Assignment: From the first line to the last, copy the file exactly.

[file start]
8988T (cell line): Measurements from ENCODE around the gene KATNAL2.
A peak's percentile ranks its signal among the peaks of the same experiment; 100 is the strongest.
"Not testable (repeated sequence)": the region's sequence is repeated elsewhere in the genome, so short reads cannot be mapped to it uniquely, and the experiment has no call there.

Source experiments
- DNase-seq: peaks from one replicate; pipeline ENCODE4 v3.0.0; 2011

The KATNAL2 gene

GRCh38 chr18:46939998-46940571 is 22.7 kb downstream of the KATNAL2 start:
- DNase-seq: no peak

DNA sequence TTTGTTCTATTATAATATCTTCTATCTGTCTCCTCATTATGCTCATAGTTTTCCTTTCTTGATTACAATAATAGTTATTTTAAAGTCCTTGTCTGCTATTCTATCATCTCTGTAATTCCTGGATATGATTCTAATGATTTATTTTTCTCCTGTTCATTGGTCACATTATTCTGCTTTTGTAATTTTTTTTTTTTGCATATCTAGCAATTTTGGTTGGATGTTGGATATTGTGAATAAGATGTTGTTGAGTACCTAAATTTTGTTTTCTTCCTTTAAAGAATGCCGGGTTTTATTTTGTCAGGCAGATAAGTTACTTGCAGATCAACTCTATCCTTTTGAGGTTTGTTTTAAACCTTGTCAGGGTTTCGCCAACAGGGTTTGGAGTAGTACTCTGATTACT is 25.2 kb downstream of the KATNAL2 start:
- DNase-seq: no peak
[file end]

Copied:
8988T (cell line): Measurements from ENCODE around the gene KATNAL2.
A peak's percentile ranks its signal among the peaks of the same experiment; 100 is the strongest.
"Not testable (repeated sequence)": the region's sequence is repeated elsewhere in the genome, so short reads cannot be mapped to it uniquely, and the experiment has no call there.

Source experiments
- DNase-seq: peaks from one replicate; pipeline ENCODE4 v3.0.0; 2011

The KATNAL2 gene

GRCh38 chr18:46939998-46940571 is 22.7 kb downstream of the KATNAL2 start:
- DNase-seq: no peak

DNA sequence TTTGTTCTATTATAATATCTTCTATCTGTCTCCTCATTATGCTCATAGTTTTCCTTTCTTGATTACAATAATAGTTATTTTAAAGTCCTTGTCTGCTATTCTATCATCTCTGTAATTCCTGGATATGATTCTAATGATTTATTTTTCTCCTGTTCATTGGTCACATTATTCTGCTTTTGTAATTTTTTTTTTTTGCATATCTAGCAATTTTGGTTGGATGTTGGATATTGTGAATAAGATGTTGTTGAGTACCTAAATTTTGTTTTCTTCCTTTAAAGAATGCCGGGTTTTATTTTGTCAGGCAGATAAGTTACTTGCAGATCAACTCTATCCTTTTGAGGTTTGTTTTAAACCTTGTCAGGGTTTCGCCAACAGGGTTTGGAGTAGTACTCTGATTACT is 25.2 kb downstream of the KATNAL2 start:
- DNase-seq: no peak